Joining in the TEFL blamestorming

I have just spent 2 hours reading the blogposts of blamestorming EFL/ ESL teachers with comments.

See: or

Inspired by Marek Kiczkowiak’s post here: I have to have my say.

Let me voice my opinion on that from my place here in Poland. On the one hand, I do not think I can really relate to this since I have almost all my teaching life (16 years) spent primarily in state schools (I do not treat 8 hours a week spent in public TEFL sector as teaching:-)). However, I rememeber the time, around 10 years ago when  pay rates were higher, paperwork less killing, and students not so much demanding and aware of their needs and abilities.

Students’ expectactions rise, as  generally, more and more people speak English, and I do observe that each year in my public school classes students are better and better at English. The number of teachers rises as well, with every year of  BA and MA students graduating, foreign teachers arriving.

Technology is doing its bit too. If you have access the  Internet and are able to use a PC or any mobile device and have at least a bit of intrinsic motivation, you are one right track to learn the basics on your own, reading, listening, interacting on forums, chats, skypes etc.

MOOCs are on the rise – there  you can also learn a language, culuture and make friends.

Besides, if something goes through the Net – it must be cheaper, no need for spacious classrooms, heating, administration. Cost-cutting! If you learn through e-school, WIZIQ, Skype or any of this kind, you will expect lower charge. That’s it. If we talk about falling pays – it will NOT be better. Who needs teachers anyway? Sugata Mitra is a good symbol of this way of thinking.

Maybe I am too sarcastic or bitter about this, but this is  the way it is. For many of our students Google Translate will suffice, they WILL communicate. And fosiilization? Who cares? Enough is enough. With crumbling  literacy and  reading for pleasure habits on the decline. I cannot see the way the market for EFL may expand without online learning, mobile learning, blended learning, virtual learning, second life learning etc. And this means fewer professionals needed and/ or lower pay.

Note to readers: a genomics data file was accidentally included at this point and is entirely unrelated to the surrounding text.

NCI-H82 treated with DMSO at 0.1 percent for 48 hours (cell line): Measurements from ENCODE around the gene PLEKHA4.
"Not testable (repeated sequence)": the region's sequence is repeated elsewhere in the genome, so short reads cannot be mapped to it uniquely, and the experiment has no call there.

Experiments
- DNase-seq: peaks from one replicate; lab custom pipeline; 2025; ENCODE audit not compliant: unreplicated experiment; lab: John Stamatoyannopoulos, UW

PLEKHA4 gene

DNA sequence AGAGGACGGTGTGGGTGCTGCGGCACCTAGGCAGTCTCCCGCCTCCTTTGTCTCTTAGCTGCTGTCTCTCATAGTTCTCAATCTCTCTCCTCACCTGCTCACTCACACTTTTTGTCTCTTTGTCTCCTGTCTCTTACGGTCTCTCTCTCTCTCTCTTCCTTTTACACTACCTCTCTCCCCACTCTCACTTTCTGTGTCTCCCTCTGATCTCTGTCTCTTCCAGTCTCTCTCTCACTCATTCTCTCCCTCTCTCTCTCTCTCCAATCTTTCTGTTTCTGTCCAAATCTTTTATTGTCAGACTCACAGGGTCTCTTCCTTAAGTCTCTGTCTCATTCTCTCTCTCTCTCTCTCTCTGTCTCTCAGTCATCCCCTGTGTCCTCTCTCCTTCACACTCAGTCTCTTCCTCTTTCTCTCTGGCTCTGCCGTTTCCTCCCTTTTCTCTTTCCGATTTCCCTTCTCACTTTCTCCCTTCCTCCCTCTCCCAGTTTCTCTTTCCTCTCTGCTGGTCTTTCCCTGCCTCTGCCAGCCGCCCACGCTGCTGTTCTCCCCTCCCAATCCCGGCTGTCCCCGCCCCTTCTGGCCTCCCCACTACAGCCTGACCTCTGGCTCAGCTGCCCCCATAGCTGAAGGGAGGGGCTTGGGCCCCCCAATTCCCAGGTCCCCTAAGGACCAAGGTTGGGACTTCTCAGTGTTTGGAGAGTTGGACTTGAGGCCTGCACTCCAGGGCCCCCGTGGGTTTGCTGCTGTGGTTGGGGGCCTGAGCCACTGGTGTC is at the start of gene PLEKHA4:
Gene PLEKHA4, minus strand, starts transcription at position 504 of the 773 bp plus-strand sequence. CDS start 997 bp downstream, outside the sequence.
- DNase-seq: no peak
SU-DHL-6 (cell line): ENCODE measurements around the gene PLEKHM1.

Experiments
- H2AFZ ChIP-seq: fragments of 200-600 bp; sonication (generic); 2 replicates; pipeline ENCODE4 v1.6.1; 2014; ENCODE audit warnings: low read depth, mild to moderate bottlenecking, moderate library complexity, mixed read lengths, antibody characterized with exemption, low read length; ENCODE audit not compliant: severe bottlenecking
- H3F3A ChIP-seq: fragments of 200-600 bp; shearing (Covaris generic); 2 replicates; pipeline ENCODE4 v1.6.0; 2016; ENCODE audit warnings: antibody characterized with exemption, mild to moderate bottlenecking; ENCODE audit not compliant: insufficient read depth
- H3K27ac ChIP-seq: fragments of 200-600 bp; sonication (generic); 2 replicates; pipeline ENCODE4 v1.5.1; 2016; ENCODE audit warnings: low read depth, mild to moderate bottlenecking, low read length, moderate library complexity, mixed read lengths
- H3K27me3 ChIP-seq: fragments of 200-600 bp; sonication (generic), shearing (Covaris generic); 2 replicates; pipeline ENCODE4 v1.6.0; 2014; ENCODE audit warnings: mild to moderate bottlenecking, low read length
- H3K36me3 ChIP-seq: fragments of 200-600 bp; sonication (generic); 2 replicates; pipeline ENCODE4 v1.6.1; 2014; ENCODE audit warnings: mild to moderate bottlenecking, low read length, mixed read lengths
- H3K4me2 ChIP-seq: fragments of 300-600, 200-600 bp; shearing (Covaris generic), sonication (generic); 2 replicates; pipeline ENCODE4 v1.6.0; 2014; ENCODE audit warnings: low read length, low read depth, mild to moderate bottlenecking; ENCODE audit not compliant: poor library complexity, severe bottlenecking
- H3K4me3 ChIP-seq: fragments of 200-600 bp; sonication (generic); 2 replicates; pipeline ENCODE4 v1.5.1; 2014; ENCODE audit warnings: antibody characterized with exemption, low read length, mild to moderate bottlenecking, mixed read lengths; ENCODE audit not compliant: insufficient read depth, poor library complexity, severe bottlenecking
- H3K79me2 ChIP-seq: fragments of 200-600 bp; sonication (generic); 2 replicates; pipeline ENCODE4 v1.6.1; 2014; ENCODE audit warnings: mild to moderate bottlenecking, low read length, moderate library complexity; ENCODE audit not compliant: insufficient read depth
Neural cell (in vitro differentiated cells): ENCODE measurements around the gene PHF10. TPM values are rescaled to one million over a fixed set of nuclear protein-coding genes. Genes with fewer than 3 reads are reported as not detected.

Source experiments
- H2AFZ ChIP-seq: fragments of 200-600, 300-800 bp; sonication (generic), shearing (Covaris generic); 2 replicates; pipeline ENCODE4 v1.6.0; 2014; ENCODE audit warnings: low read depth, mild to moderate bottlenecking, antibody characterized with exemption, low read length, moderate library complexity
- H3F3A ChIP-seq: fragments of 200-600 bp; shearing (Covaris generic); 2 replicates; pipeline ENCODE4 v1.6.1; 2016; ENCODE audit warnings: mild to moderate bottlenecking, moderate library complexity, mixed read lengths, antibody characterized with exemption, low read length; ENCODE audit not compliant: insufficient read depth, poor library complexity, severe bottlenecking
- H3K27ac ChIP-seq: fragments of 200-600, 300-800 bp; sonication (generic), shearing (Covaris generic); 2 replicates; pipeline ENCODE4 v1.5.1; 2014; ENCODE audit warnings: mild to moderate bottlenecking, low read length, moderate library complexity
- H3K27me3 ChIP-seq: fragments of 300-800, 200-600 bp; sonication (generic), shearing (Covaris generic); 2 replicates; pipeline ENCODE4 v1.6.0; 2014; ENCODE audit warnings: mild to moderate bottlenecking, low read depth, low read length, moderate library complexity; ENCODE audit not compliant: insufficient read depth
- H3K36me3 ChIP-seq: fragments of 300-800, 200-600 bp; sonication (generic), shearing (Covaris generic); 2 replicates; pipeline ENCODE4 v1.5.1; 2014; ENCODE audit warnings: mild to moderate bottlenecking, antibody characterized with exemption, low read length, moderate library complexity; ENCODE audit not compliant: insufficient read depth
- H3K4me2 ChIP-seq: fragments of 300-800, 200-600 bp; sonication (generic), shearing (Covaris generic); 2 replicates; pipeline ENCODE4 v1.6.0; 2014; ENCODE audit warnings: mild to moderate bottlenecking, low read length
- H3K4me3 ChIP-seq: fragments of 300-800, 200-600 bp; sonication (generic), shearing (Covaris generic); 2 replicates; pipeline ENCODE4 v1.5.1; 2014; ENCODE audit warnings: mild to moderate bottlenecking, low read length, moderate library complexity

What is more, I could give you other reasons for which not only a TEFL/ TESOL teacher is doomed. We are doomed as any other teacher is. People travel more, bring with them home more then we can teach.

Yet another saddening phenomenon is that with so many sources of knowledge and so many professionals, approaches, methods, it is so damn hard to be an authority, and even if you are so lucky and professional that you are the authority, your price goes lower anyway.

And the last thing is that from what I know, not wanting to offend anybody, teachers simply like bitching. There are some things which we cannot stop, we have to everyday find more and more appealing ways to teach, better marketing strategies to sell our products and be even more flexible when the time comes to throw the towel.


Quizlet & Moodle

Some time ago I did my bit for my students recording a short tuturial on the use of quizlet.

I was just about to continue writing and screencasting about when I stumbled upon a great  video that I simply want to share. The location is here to check:

Since the guy did the job for me I just won’t utter a word. May it suffice to say that thanks to that trick I “designed” total of 100 quiz questions in moodle, ONLY TODAY! I realized that import from quizlet is not such a new thing and many others use it, as shown on this slideshow:
And here too, roughly the same:

Where to get the knowledge from – books on Moodle

Thanks to Moodle News once again I learnt one more resource on moodle. At times administrators ask me about the bes sources of knowkedge apart from So, there is this brilliant ebook to be downloaded from here: And then, if you go through the immense archives of issuu you will be pleased to notice so many books on moodle published in an appealing way of issuu. See more: